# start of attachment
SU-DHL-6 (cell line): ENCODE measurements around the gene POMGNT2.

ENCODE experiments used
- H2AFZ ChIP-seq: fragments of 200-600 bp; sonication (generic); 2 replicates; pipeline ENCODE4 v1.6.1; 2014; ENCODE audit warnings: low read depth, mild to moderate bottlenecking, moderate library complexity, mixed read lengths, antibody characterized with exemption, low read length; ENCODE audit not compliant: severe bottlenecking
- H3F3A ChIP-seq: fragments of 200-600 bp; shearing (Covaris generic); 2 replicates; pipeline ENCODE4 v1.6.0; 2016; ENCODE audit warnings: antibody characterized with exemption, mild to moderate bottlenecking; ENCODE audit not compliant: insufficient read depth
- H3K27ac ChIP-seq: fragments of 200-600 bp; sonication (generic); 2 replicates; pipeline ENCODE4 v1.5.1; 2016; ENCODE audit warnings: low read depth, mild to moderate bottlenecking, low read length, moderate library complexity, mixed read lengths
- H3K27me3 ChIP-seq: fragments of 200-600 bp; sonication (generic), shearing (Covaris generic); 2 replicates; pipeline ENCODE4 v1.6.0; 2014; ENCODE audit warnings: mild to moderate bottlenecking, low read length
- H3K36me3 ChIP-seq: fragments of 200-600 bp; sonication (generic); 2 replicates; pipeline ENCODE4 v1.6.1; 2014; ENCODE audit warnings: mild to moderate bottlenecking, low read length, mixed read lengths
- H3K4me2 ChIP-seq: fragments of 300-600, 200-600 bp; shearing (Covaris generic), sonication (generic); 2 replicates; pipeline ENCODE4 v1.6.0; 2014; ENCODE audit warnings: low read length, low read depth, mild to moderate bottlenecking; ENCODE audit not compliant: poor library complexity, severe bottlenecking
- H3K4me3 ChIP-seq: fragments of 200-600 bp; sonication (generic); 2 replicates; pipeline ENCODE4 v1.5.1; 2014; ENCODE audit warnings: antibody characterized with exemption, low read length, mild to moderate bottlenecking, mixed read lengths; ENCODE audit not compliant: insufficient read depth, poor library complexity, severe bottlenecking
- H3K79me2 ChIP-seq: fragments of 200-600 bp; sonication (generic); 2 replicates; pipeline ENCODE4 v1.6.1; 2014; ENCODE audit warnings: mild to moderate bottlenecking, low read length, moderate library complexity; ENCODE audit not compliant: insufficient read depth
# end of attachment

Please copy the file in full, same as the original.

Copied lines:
SU-DHL-6 (cell line): ENCODE measurements around the gene POMGNT2.

ENCODE experiments used
- H2AFZ ChIP-seq: fragments of 200-600 bp; sonication (generic); 2 replicates; pipeline ENCODE4 v1.6.1; 2014; ENCODE audit warnings: low read depth, mild to moderate bottlenecking, moderate library complexity, mixed read lengths, antibody characterized with exemption, low read length; ENCODE audit not compliant: severe bottlenecking
- H3F3A ChIP-seq: fragments of 200-600 bp; shearing (Covaris generic); 2 replicates; pipeline ENCODE4 v1.6.0; 2016; ENCODE audit warnings: antibody characterized with exemption, mild to moderate bottlenecking; ENCODE audit not compliant: insufficient read depth
- H3K27ac ChIP-seq: fragments of 200-600 bp; sonication (generic); 2 replicates; pipeline ENCODE4 v1.5.1; 2016; ENCODE audit warnings: low read depth, mild to moderate bottlenecking, low read length, moderate library complexity, mixed read lengths
- H3K27me3 ChIP-seq: fragments of 200-600 bp; sonication (generic), shearing (Covaris generic); 2 replicates; pipeline ENCODE4 v1.6.0; 2014; ENCODE audit warnings: mild to moderate bottlenecking, low read length
- H3K36me3 ChIP-seq: fragments of 200-600 bp; sonication (generic); 2 replicates; pipeline ENCODE4 v1.6.1; 2014; ENCODE audit warnings: mild to moderate bottlenecking, low read length, mixed read lengths
- H3K4me2 ChIP-seq: fragments of 300-600, 200-600 bp; shearing (Covaris generic), sonication (generic); 2 replicates; pipeline ENCODE4 v1.6.0; 2014; ENCODE audit warnings: low read length, low read depth, mild to moderate bottlenecking; ENCODE audit not compliant: poor library complexity, severe bottlenecking
- H3K4me3 ChIP-seq: fragments of 200-600 bp; sonication (generic); 2 replicates; pipeline ENCODE4 v1.5.1; 2014; ENCODE audit warnings: antibody characterized with exemption, low read length, mild to moderate bottlenecking, mixed read lengths; ENCODE audit not compliant: insufficient read depth, poor library complexity, severe bottlenecking
- H3K79me2 ChIP-seq: fragments of 200-600 bp; sonication (generic); 2 replicates; pipeline ENCODE4 v1.6.1; 2014; ENCODE audit warnings: mild to moderate bottlenecking, low read length, moderate library complexity; ENCODE audit not compliant: insufficient read depth